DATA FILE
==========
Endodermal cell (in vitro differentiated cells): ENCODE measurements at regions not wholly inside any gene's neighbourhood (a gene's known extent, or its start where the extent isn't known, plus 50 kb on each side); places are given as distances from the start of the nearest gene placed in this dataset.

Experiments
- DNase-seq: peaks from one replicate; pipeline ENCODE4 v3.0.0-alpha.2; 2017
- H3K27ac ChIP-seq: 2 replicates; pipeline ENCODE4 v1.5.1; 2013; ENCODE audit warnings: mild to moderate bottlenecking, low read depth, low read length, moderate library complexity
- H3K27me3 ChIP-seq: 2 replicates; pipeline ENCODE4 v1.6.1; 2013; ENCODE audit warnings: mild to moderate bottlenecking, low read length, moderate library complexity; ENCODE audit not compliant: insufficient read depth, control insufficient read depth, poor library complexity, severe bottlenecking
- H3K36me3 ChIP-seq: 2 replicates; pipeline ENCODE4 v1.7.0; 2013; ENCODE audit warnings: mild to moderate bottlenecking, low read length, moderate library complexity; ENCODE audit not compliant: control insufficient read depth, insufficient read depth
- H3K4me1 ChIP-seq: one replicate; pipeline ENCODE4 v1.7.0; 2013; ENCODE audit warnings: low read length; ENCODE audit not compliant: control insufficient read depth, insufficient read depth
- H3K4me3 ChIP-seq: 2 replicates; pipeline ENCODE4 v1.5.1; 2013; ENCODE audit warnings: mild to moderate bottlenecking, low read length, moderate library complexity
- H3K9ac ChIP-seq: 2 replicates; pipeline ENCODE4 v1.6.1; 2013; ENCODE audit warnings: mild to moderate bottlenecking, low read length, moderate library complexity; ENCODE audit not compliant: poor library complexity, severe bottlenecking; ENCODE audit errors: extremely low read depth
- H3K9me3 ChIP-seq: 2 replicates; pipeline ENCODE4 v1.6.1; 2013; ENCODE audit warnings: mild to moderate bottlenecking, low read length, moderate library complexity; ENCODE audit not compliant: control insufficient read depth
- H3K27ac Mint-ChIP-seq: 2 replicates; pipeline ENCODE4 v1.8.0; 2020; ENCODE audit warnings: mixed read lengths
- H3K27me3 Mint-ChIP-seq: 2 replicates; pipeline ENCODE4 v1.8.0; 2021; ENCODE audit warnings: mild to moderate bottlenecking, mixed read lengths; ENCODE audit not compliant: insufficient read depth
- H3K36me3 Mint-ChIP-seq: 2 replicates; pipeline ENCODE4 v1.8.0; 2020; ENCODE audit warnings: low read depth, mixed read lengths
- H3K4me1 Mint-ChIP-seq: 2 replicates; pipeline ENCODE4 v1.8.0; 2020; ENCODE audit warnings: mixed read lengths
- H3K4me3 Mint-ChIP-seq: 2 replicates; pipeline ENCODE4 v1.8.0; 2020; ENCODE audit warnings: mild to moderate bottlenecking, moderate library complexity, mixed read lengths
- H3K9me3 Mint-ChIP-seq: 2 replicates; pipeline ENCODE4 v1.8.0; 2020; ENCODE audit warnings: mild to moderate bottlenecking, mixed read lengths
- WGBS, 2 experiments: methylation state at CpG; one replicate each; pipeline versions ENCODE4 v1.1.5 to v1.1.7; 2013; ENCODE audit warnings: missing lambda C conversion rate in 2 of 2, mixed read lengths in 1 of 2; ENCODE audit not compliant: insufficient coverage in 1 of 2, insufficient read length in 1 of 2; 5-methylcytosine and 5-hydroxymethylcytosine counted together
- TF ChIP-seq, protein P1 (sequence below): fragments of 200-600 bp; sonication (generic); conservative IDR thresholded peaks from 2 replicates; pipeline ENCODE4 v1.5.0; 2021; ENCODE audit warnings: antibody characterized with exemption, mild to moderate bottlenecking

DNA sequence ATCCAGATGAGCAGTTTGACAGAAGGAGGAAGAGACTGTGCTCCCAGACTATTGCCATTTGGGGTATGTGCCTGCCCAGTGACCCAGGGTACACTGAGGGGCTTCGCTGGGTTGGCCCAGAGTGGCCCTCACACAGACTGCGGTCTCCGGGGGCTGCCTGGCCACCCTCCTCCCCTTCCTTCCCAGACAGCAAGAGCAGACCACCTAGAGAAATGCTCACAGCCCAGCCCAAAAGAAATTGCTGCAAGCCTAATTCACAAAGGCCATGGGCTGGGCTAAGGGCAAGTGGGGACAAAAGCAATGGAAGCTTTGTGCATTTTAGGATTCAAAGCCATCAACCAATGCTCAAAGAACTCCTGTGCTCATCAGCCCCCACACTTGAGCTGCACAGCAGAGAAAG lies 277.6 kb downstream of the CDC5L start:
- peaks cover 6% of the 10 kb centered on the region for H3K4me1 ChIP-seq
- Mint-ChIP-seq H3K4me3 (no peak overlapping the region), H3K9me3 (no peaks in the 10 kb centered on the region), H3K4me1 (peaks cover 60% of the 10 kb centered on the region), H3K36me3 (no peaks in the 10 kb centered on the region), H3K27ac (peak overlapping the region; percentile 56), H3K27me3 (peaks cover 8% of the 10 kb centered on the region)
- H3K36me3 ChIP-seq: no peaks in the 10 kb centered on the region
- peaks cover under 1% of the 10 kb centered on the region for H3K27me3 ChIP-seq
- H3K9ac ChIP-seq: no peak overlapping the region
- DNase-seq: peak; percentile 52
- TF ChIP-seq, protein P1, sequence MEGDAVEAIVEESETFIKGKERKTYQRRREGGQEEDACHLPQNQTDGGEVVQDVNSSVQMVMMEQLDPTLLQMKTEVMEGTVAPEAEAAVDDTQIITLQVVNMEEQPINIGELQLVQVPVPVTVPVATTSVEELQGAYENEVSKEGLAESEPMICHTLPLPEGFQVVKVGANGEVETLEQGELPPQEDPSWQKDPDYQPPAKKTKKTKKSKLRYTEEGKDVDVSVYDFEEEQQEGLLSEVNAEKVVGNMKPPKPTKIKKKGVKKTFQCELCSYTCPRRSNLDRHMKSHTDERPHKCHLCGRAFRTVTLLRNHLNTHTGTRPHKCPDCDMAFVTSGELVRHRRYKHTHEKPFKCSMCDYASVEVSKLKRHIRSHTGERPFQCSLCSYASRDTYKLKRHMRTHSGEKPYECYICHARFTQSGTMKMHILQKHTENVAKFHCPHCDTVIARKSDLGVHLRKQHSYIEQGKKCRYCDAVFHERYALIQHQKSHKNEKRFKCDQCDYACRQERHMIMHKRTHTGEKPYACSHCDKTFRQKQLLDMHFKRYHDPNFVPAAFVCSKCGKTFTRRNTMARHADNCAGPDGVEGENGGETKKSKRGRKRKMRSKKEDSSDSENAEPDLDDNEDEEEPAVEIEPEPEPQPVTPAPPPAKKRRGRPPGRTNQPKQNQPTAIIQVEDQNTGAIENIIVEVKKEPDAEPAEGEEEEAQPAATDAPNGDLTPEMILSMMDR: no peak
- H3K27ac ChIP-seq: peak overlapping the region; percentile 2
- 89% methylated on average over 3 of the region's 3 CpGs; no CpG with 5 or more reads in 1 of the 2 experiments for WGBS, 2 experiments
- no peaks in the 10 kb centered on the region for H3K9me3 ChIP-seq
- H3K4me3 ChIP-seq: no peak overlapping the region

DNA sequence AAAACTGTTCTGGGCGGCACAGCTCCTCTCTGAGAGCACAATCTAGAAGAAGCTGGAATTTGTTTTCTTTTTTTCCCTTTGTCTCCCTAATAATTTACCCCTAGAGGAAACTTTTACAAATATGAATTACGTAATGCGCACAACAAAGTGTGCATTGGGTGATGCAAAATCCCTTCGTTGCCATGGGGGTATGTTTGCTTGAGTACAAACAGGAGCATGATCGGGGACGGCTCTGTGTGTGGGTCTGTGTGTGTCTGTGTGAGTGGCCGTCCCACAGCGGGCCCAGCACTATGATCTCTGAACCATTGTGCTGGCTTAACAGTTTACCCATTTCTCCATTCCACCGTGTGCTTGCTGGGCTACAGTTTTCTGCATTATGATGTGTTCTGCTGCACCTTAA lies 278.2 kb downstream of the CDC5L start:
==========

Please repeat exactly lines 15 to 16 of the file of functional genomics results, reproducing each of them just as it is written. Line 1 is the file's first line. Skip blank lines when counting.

- H3K4me3 Mint-ChIP-seq: 2 replicates; pipeline ENCODE4 v1.8.0; 2020; ENCODE audit warnings: mild to moderate bottlenecking, moderate library complexity, mixed read lengths
- H3K9me3 Mint-ChIP-seq: 2 replicates; pipeline ENCODE4 v1.8.0; 2020; ENCODE audit warnings: mild to moderate bottlenecking, mixed read lengths